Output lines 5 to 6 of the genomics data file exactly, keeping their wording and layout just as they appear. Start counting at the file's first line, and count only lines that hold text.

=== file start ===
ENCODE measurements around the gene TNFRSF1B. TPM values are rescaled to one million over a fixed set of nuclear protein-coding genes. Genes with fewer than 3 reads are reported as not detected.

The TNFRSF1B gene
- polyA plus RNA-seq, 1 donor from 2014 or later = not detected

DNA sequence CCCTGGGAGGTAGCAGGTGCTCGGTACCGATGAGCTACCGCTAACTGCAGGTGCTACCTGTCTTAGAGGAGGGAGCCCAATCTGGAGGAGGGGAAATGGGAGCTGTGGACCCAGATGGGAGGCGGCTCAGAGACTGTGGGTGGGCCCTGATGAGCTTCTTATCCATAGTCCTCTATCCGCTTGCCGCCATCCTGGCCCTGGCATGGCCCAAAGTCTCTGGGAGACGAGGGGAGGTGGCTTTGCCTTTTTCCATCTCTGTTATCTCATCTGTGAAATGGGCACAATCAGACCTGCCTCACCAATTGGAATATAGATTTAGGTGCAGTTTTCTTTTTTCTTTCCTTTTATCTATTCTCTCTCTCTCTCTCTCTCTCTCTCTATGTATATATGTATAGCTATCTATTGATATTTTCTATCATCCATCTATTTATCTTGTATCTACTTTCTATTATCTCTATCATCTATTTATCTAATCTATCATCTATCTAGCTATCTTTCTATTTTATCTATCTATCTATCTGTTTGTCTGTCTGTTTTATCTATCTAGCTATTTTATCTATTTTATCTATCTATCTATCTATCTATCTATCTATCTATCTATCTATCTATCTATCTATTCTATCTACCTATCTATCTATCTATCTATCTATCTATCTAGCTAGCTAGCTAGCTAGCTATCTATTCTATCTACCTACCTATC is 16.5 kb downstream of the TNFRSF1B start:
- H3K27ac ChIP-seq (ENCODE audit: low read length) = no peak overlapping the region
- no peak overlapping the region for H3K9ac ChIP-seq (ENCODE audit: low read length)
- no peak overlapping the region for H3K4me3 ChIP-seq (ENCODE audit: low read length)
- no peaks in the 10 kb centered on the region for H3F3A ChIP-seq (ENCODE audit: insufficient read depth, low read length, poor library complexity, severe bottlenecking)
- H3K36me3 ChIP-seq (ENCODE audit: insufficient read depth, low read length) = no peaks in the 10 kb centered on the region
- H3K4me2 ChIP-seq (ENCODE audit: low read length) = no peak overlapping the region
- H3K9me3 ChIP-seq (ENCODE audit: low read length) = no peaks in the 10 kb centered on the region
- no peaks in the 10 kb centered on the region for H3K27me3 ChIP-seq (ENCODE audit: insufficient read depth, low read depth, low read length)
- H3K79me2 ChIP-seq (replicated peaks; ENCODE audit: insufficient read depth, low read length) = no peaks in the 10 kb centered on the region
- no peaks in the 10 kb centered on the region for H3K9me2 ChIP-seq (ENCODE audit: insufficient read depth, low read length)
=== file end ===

- H3K27ac ChIP-seq (ENCODE audit: low read length) = no peak overlapping the region
- no peak overlapping the region for H3K9ac ChIP-seq (ENCODE audit: low read length)